Taylor Armstrong was a star of The Real Housewives of Beverly Hills on Bravo. She currently lives with her daughter in California.
Rosie Batty knows pain no woman should have to suffer. Her son was killed by his father in a violent incident in February 2014, a horrendous event that shocked not only the nation, but the world. Greg Anderson murdered his 11-year-old son Luke and was then shot by police at the Tyabb cricket oval. Rosie had suffered years of family violence, and had had intervention and custody orders in place in an effort to protect herself and her son. Rosie has since become an outspoken and dynamic crusader against domestic violence, winning hearts and mind all over Australia with her compassion, courage, grace and forgiveness. In January 2015, Rosie was named Australian of the Year, 2015. Inspiring, heartfelt and profoundly moving, this is Rosie's story.
A percentage of royalties from sales of this book are going to the Luke Batty Foundation.
'A brave, resolute and heart-breaking tale' Sydney Morning Herald
'Every Australian should read this book' Tracey Spicer
'Just finished A Mother's Story. Loved it. Cried. Got angry. Important book, beautifully written' Juanita Phillips
'This highly emotional book ... She suffers but she is not a victim. Batty is comforting and terrifying. She is protector and avenger... She has moral authority and dignity ... compelling' ABR
"A fierce, frightening, soulful reckoning—Goodbye, Sweet Girl is an expertly rendered memoir that investigates why we stay in relationships that hurt us, and how we survive when we leave them. Kelly Sundberg is a force. She has written the rare book that has the power to change lives."—Christa Parravani, author of Her: A Memoir
In this brave and beautiful memoir, written with the raw honesty and devastating openness of The Glass Castle and The Liar’s Club, a woman chronicles how her marriage devolved from a love story into a shocking tale of abuse—examining the tenderness and violence entwined in the relationship, why she endured years of physical and emotional pain, and how she eventually broke free.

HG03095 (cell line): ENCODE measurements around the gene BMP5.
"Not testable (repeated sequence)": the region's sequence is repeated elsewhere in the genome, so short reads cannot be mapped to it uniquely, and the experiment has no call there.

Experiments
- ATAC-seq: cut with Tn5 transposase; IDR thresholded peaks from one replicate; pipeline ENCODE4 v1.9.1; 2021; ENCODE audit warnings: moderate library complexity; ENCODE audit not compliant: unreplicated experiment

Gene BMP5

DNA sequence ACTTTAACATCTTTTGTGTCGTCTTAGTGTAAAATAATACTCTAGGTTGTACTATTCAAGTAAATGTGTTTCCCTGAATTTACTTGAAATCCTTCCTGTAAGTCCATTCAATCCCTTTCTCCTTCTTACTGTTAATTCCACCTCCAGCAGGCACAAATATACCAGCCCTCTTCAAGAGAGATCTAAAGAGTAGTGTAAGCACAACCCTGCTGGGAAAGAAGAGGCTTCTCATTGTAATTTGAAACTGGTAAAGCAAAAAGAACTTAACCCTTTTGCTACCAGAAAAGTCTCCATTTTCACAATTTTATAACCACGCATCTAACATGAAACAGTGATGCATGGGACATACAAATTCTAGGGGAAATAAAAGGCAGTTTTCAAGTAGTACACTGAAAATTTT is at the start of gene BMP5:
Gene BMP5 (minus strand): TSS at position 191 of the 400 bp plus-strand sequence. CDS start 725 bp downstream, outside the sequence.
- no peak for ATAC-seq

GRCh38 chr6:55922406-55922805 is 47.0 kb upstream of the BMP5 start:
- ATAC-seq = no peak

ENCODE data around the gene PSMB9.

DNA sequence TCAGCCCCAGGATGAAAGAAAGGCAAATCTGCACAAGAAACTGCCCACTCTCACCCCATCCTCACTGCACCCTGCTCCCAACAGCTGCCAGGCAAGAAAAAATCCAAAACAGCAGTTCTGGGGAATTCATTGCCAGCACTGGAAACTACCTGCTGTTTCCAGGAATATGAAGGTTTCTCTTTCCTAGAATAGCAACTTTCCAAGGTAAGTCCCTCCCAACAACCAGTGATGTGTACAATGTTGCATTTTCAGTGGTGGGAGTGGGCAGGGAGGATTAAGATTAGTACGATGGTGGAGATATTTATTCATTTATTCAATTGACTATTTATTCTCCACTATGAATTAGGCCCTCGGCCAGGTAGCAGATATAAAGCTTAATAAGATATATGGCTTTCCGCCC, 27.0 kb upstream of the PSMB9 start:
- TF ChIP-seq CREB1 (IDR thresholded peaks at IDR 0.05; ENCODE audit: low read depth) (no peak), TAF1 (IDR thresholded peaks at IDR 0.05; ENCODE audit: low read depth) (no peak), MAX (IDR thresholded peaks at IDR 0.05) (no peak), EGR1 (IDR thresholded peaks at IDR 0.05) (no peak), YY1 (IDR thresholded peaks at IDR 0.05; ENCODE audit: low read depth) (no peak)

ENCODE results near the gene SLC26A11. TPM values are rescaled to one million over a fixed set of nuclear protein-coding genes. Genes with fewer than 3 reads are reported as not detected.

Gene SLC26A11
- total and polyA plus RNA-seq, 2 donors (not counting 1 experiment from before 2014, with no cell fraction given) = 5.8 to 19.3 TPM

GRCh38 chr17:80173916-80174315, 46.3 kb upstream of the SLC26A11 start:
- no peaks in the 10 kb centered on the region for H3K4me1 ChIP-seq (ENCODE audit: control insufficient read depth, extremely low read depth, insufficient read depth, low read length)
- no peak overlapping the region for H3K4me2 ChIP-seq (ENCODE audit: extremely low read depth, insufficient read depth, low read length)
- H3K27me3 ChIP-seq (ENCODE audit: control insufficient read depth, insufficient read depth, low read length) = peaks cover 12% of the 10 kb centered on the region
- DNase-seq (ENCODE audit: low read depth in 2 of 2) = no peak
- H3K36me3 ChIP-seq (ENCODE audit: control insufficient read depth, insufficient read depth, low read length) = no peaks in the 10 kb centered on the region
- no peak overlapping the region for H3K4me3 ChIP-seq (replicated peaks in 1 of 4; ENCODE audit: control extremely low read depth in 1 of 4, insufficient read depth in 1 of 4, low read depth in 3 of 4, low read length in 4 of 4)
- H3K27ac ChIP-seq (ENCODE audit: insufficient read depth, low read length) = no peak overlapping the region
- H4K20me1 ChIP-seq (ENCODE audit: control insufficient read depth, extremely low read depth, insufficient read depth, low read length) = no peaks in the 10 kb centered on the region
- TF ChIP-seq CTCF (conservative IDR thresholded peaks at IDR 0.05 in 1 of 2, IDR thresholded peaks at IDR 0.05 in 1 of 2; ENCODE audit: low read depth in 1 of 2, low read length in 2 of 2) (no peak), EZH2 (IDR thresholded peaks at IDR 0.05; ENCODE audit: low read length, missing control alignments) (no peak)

"You made me hit you in the face," he said mournfully. "Now everyone is going to know." "I know," I said. "I’m sorry."
Kelly Sundberg’s husband, Caleb, was a funny, warm, supportive man and a wonderful father to their little boy Reed. He was also vengeful and violent. But Sundberg did not know that when she fell in love, and for years told herself he would get better. It took a decade for her to ultimately accept that the partnership she desired could not work with such a broken man. In her remarkable book, she offers an intimate record of the joys and terrors that accompanied her long, difficult awakening, and presents a haunting, heartbreaking glimpse into why women remain too long in dangerous relationships.
To understand herself and her violent marriage, Sundberg looks to her childhood in Salmon, a small, isolated mountain community known as the most redneck town in Idaho. Like her marriage, Salmon is a place of deep contradictions, where Mormon ranchers and hippie back-to-landers live side-by-side; a place of magical beauty riven by secret brutality; a place that takes pride in its individualism and rugged self-sufficiency, yet is beholden to church and communal standards at all costs.
Mesmerizing and poetic, Goodbye, Sweet Girl is a harrowing, cautionary, and ultimately redemptive tale that brilliantly illuminates one woman’s transformation as she gradually rejects the painful reality of her violent life at the hands of the man who is supposed to cherish her, begins to accept responsibility for herself, and learns to believe that she deserves better.
At nineteen, she had her son, Joshua, and began raising him as a single mother. One day, she met with an acquaintance named Kirk; they began dating and shortly thereafter married in a civil ceremony. Things went wrong from the beginning. He became possessive and difficult, his jealousy manifesting itself in violent rages. Things quickly progressed to the breaking point, and Deborah knew that for both her sake and her sons sake, she needed to leave the marriage as soon as possible. On the night she planned to leave, her husband lie in wait and brutally attacked her as she tried to pack her belongings. He threw her into a wall and almost strangled her to death.
She did escape, thanks to her father, and set out on a new life. But the events of that day would come back to haunt her in ways she would never imagine. No Longer My Constant Bedfellow is a cautionary tale of abuse and the unexpected legacy of that abuse.
Pop culture fanatics and fans of hip, no-nonsense women’s books from Kelly Cutrone, Bethenny Frankel, and Brandi Glanville will find all they’re looking for and more in Richards’s Life Is Not a Reality Show.